A few people being drawn into the movement by events were not only white but Southern. Robert Zellner, Alabama son of a preacher father and schoolteacher mother, was the grandson of a Klansman. He was a senior at Huntington College in Montgomery in 1961 when he started studying the Movement for a project in a sociology class.

            To examine both sides, Zellner and other Huntington students obtained literature from the Klan and met with African American students at Alabama State College. After the meeting, he and fellow Huntington students found themselves followed by local police.

            Zellner was in Montgomery–“in the direct path of all this,” he later remembered–when the Freedom Riders came. After the melee in Birmingham in May it had looked as if the Klan had won, he recalled, but “then a new shipment of blood comes in from Nashville and the guys say they are going on.” They then came to Montgomery, and a riot erupted.

            For a brave young man–Southern or not–with a sense of justice, there seemed only one way to go. It was not the way of Zellner’s grandfather.

            “I’m hearing it on the radio, and I go [into] the city to see if I can put my body between some Klansmen and a Freedom Rider,” he remembered. “Cars are being burned up, and churches are being torn and everything. How could you fail to get involved?”

            (For further information, see Parting the Waters: America in the King Years: 1954-63, Simon & Schuster 1988, by Taylor Branch; An Easy Burden: The Civil Rights Movement and the Transformation of America, Harper Collins 1996, by Andrew Young; My Soul Is Rested: The Story of the Civil Rights Movement in the Deep South, Penguin Books 1983 reissue, by Howell Raines; and The Eyes on the Prize Civil Rights Reader, Viking Penguin 1991, ed. by Clayborne Carson, David J. Garrow, Gerald Gill, Vincent Harding, and Darlene Clark Hine.)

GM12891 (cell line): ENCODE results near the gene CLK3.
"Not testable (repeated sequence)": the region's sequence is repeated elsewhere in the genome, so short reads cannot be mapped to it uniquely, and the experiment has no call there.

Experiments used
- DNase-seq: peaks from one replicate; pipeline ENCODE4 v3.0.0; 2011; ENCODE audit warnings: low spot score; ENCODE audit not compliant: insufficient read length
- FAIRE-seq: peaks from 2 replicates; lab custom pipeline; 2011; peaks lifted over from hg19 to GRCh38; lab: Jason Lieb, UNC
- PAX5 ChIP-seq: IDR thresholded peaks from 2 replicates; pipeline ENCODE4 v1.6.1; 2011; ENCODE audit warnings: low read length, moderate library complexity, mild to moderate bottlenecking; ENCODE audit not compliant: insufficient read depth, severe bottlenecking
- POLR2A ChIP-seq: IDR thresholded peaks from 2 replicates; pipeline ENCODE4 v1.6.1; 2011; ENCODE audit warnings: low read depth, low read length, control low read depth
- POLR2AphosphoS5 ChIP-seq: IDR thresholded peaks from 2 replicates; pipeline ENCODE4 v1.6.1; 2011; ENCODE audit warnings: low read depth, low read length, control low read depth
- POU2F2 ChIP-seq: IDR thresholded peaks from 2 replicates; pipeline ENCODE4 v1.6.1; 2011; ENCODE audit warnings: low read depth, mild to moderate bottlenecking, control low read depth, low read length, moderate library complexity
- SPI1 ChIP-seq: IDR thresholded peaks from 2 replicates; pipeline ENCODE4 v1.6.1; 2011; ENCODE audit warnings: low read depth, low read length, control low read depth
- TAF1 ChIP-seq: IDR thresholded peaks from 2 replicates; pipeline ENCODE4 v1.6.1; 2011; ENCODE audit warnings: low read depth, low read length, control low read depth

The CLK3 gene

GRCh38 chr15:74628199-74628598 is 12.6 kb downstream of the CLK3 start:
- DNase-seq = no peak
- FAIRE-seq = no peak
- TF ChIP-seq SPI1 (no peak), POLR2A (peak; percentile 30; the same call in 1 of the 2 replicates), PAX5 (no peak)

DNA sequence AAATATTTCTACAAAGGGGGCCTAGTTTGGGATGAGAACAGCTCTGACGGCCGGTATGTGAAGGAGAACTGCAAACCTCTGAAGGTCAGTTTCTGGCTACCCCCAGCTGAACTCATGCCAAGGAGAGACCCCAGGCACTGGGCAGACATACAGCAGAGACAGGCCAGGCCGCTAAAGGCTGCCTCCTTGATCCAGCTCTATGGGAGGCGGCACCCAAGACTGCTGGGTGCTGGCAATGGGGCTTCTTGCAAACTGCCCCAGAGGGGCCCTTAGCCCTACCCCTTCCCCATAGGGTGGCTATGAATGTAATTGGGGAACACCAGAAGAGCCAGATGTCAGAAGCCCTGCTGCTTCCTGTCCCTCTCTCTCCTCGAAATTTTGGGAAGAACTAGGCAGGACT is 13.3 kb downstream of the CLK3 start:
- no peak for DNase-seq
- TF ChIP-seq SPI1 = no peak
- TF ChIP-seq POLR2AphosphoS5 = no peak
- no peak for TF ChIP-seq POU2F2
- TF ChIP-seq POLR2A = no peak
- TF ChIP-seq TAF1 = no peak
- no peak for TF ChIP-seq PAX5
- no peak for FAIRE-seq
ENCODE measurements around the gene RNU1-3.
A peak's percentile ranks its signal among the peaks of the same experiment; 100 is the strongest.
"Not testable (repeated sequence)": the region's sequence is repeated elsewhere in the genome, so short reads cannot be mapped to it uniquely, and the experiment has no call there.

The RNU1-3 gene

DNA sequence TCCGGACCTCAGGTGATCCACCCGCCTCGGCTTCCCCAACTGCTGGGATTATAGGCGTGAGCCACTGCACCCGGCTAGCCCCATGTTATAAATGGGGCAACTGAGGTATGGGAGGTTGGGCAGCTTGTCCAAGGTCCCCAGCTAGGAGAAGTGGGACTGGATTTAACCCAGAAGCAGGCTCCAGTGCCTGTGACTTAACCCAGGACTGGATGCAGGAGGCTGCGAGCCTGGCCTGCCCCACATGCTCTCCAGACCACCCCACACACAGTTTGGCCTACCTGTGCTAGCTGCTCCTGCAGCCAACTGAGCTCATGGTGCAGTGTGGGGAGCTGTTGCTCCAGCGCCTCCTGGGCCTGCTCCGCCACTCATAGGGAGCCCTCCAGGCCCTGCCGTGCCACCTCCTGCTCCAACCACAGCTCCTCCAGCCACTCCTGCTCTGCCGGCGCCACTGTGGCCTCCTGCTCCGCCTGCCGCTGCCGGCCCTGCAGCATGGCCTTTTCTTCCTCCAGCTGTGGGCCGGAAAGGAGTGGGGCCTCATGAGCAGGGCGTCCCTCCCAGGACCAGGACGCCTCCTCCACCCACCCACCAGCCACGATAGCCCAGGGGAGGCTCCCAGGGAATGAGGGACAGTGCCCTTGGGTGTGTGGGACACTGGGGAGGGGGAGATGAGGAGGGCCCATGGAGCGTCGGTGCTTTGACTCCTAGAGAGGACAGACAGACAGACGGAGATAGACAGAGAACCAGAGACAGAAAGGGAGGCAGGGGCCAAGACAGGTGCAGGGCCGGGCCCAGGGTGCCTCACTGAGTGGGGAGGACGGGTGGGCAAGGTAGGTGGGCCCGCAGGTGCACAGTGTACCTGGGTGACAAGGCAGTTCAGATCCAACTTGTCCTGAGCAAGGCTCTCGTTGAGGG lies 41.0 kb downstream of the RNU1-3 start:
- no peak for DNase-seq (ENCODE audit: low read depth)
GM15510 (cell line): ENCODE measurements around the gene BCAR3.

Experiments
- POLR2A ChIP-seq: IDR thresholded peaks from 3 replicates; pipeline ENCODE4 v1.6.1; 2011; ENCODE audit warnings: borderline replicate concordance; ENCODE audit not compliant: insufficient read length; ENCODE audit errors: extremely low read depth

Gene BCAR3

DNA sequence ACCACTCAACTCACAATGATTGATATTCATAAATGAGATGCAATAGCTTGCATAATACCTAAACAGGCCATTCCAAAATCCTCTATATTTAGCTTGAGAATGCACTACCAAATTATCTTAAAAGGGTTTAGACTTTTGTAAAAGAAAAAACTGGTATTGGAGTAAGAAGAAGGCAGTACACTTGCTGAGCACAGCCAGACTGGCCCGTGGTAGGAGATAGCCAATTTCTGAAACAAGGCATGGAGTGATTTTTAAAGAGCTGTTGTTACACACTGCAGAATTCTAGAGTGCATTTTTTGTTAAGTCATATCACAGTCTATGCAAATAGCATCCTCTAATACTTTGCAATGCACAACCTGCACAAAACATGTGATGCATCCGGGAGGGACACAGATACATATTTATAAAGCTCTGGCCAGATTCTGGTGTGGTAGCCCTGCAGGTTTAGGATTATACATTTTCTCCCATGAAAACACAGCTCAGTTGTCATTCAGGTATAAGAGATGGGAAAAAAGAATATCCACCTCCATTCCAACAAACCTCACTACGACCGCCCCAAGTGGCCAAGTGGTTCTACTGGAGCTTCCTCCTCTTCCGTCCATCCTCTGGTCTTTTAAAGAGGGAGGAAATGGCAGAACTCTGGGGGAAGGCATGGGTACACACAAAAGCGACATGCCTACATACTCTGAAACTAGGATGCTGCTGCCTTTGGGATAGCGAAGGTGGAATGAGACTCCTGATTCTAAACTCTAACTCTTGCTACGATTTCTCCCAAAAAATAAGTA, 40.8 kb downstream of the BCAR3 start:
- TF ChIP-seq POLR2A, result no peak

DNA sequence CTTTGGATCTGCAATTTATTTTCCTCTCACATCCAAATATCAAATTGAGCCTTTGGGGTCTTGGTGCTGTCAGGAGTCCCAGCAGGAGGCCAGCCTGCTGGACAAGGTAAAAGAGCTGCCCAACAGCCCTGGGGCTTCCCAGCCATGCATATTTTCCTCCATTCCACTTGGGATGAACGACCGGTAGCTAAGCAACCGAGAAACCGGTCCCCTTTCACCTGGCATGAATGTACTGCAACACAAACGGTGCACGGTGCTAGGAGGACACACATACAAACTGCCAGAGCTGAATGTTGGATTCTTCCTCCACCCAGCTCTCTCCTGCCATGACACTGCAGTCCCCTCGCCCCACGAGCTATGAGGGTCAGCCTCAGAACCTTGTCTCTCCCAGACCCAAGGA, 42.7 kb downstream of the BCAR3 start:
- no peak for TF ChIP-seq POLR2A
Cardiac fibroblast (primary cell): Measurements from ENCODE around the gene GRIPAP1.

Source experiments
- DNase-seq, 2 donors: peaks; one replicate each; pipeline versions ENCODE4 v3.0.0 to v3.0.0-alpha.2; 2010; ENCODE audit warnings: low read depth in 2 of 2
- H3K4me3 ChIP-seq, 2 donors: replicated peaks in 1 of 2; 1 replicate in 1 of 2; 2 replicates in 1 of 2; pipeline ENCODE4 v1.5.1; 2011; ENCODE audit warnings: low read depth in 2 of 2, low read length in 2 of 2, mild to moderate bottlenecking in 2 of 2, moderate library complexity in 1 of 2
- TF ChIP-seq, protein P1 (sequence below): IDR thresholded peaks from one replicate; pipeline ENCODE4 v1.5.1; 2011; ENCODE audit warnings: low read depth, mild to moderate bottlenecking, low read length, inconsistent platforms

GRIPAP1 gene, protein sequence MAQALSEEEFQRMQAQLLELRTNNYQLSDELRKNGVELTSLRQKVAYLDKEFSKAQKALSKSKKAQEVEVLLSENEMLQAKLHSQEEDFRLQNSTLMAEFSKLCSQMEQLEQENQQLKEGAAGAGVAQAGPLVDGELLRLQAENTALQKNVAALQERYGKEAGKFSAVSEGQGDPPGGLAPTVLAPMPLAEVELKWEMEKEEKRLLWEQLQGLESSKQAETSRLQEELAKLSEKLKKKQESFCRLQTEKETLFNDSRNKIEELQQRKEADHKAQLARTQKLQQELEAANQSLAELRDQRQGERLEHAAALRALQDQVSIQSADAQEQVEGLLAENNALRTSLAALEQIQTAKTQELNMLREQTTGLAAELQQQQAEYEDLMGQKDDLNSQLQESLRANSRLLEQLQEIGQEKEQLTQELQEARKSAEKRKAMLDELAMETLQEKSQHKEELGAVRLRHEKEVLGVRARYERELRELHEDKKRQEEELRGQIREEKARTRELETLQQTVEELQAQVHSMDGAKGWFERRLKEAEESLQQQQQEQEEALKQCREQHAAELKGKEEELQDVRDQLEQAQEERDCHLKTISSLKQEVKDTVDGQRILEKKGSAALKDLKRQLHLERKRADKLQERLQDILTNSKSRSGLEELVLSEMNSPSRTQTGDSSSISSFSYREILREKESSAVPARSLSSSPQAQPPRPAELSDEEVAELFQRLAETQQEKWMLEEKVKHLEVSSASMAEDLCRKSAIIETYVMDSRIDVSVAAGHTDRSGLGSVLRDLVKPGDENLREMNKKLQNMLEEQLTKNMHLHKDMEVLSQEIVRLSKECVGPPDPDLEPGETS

About Civil War-Civil Rights

Jack Hurst is a former longtime print journalist who has written three Civil War books: Nathan Bedford Forrest: A Biography (Alfred A. Knopf, 1993), Men of Fire: Grant, Forrest, and the Campaign That Decided the Civil War (Basic Books, 2007), and a second book about Ulysses S. Grant and Nathan Bedford Forrest, Born To Battle, published in June 2012 by Basic Books. He also had a desk in the rear of the cityroom of the Nashville Tennessean and watched David Halberstam go about covering the desegregation movement in Nashville in 1960-61 and himself covered some of the civil rights demonstrations in Birmingham for the Tennessean in 1963. He owes profuse thanks to Jennifer Kelland Fagan, copy editor extraordinaire and computer guru,for indispensable aid in the design evolution of this blog. Her eye-catching website can be accessed at www.hydraislandgreece.com.
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1 Response to June ’61

  1. gordon berg says:

    Among the regiments mustered to move into western Virginia with General McClellan was the 9th Indiana. In the ranks was 19 year-old Private Ambrose Bierce from Warsaw, IN. He would go on to fight in all the major battles in the West, become a topographical officer for Colonel William B. Hazen’s brigade in the Army of the Cumberland, get shot in the head at Kenesaw Mountain, and leave the army in January 1865 as a second lieutenant. Later in life, he became a muckraking journalist for the Hearst newspaper chain in California. He is best known as a writer of Poe-like short stories. Less well known are a series of stories based on his Civil War experiences, including those in western Virginia. This writer considers them to be some of the most underappreciated Civil War writings produced in the 19th century. Bierce disappeared in Mexico in 1914; his body was never found.